Then of course, in addition to Marvel superheroes and Power Rangers, there are life size Sesame Street characters running around the place. It just wouldn’t be NYC without some sort of homage being paid to those technicoloured, endearing, but ever so creepy puppets. It’s all just bonkers… that really is the all-encompassing word to describe Times Square. Amidst the manic, I observed lots of by-standing New Yorkers, yearning for casual conversation (despite the hearsay, they’re extremely friendly people). This was a major bonus for us because as soon as they heard British accents, preferential treatment was on the cards . Side note: whenever you’re next in the Times Square area, you should definitely visit DimSum Palace (334 W 46th St, New York, NY 10036, USA), hands down the best Chinese I’ve ever had!
On this same day, a couple blocks away from Times Square, I met a lovely Black police officer. Bear with me, things are going to get extremely real for a second *removes rose-tinted glasses* As a socioracial issue, I recognise the sensitivity and multidimensionality of police brutality, but I feel somewhat compelled to briefly share my two cents. #BLACKLIVESMATTER. This is an undebatable and unnegotiable fact (and if you disagree, I don’t want any noise, just kindly navigate yourself off my blog – please and thank you). Wait. Before you go, just acknowledge this fact: contrary movements to BLM (ESPECIALLY All Lives Matter) undermine the calculative measures, taken by certain police officers across “the land of the free”, to systematically target and neutralise the supposed ‘threat’ of black manhood – Eric Garner, black womanhood – Sandra Bland and black childhood – Trayvon Martin (just to name a few). Therefore, despite the media’s misrepresentation, in these precarious times, where it seems as though America has forgotten (yet again) the #BLACKLIVESMATTER mantra and the movement is an emphatic reminder of black people’s humanity.
At the same time, I still don’t think it is entirely healthy to internalise all generalisations about the police. Case in point: prior to my trip, I watched a BBC documentary (I’m obsessed with documentaries) titled “NYPD: Biggest gang in New York?” and it was truly terrifying. But it wasn’t until I met an officer for myself that the reality of the agency-structure dynamic, became glaringly apparent to me. A single officer’s genuine passion to serve and protect can be, and is, easily perceived inconsequential in the face of wider, structural and institutional malpractices/misconduct. In my opinion, this is also quite sad, because along with: teachers, doctors and firefighters (again, just to name a few), being part of the police force was a traditional occupation of servitude, that many people grew up respecting and revering. In an ideal world, the words ‘police’ and ‘brutality’, shouldn’t even be in the same thought, talk less of the same sentence – it is a gross abuse of power. Unfortunately, the system is broken and desperately requires fixing. This extremely disturbing, racialized law enforcement trajectory must be stopped, reforms must be implemented and the mistrust held within the black community must be healed. It is imperative.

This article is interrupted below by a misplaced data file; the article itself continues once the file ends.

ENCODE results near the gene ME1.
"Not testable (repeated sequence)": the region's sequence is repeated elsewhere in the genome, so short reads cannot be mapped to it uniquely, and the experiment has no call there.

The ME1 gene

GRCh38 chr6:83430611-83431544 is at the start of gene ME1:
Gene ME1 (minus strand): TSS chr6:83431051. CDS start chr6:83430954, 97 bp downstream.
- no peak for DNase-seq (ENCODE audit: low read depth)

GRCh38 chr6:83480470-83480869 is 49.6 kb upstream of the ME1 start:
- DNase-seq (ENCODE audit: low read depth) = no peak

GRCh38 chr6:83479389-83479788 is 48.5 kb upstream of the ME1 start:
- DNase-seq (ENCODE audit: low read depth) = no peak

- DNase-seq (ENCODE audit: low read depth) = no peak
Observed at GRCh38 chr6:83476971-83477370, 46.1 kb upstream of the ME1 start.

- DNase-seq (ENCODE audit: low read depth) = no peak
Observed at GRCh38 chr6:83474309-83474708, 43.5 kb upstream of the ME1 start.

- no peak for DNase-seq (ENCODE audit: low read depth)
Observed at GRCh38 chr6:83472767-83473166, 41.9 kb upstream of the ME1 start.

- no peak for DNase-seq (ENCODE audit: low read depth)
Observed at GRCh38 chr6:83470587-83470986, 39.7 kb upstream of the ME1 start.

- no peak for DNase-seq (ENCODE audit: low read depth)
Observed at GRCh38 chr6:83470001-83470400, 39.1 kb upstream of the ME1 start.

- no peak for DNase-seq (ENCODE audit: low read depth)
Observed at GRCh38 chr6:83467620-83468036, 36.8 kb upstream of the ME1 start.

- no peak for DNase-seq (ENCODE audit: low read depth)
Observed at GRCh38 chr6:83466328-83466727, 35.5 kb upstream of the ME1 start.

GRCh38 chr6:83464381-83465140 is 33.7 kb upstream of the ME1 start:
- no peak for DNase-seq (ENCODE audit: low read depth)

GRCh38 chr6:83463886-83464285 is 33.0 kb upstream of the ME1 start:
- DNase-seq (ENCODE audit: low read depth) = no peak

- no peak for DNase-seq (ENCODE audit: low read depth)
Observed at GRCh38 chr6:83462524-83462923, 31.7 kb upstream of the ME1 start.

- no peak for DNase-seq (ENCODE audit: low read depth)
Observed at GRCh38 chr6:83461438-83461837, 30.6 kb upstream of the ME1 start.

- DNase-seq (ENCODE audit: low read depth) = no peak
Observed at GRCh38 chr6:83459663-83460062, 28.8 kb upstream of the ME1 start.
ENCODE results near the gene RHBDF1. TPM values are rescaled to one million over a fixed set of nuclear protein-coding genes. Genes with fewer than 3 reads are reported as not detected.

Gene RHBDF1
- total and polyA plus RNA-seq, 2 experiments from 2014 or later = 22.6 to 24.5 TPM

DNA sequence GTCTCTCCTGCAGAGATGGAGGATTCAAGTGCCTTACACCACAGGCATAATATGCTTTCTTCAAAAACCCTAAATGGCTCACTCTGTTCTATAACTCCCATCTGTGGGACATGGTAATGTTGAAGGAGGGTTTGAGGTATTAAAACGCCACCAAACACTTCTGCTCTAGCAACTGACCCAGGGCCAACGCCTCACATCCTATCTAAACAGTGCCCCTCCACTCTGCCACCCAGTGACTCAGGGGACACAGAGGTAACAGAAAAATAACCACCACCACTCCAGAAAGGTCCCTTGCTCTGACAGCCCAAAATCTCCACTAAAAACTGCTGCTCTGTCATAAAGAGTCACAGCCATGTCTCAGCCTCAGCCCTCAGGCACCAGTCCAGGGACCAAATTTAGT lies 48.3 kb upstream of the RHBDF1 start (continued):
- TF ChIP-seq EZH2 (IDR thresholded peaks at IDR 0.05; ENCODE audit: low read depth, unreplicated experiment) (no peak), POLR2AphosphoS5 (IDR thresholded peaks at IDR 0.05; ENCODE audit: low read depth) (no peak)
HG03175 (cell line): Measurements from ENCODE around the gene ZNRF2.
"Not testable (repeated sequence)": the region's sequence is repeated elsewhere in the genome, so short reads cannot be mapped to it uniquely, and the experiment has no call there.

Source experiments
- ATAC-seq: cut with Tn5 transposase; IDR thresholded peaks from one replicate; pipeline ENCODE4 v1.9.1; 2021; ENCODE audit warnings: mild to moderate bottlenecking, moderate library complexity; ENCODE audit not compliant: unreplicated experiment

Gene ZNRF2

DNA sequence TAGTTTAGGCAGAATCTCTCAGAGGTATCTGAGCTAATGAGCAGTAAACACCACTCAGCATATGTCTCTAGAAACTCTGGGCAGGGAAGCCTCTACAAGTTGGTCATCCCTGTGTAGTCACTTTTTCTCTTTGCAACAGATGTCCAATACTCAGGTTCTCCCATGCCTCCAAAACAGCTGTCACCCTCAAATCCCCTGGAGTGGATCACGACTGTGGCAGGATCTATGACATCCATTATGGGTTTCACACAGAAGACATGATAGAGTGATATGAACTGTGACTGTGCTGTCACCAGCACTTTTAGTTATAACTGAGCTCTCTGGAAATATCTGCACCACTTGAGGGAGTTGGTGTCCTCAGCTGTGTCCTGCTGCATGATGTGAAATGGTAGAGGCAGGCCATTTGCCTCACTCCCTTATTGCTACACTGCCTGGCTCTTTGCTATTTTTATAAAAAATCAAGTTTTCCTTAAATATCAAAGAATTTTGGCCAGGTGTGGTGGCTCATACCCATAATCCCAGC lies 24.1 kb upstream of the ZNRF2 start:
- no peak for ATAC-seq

In juxtaposition, we were still in New York on September 11 and it was incredibly moving to see an entire city (and via the TV, the nation at large), police and civilians alike, stand in solidarity with each other whilst honouring the victims of 9/11. The days leading up to it, I could see the bright beams of the Tribute in Light very clearly from our hotel street, but lower Manhattan was eerily still that morning, throughout the memorial service.
The Statue of Liberty
Confession: I really regret us leaving the Statue of Liberty till our penultimate day. We were rather tight for time so we didn’t get a chance to go to Ellis Island (reason 101 for me to return to NYC soon), but we did get to see her. TOP TIP: if you want to save those precious dollars, but still really want to see good ol’ Lady Liberty, in all her copper glory – get down to the Staten Island Ferry. It is free, yes, I said FREE! Granted, it doesn’t get as close to the statue (mainly because the ferry is an official mode of transport and not a tourist cruise), but like mine, I’m sure your camera has zoom . Plus, the ferry is very spacious and offers a range of decks for you to work with. I honestly think your shutter fingers will be sufficiently exercised.
So there you have it lovelies, a few highlights from my trip to New York in 2016: signed, sealed and delivered to you, with a bow on top! If you live for the thrill of the big city, great food, high street and boutique shopping, I genuinely think you’ll appreciate all that NYC has to offer. The Big Apple is truly a sweet sensation, so I implore you – go and take a huge bite out of it!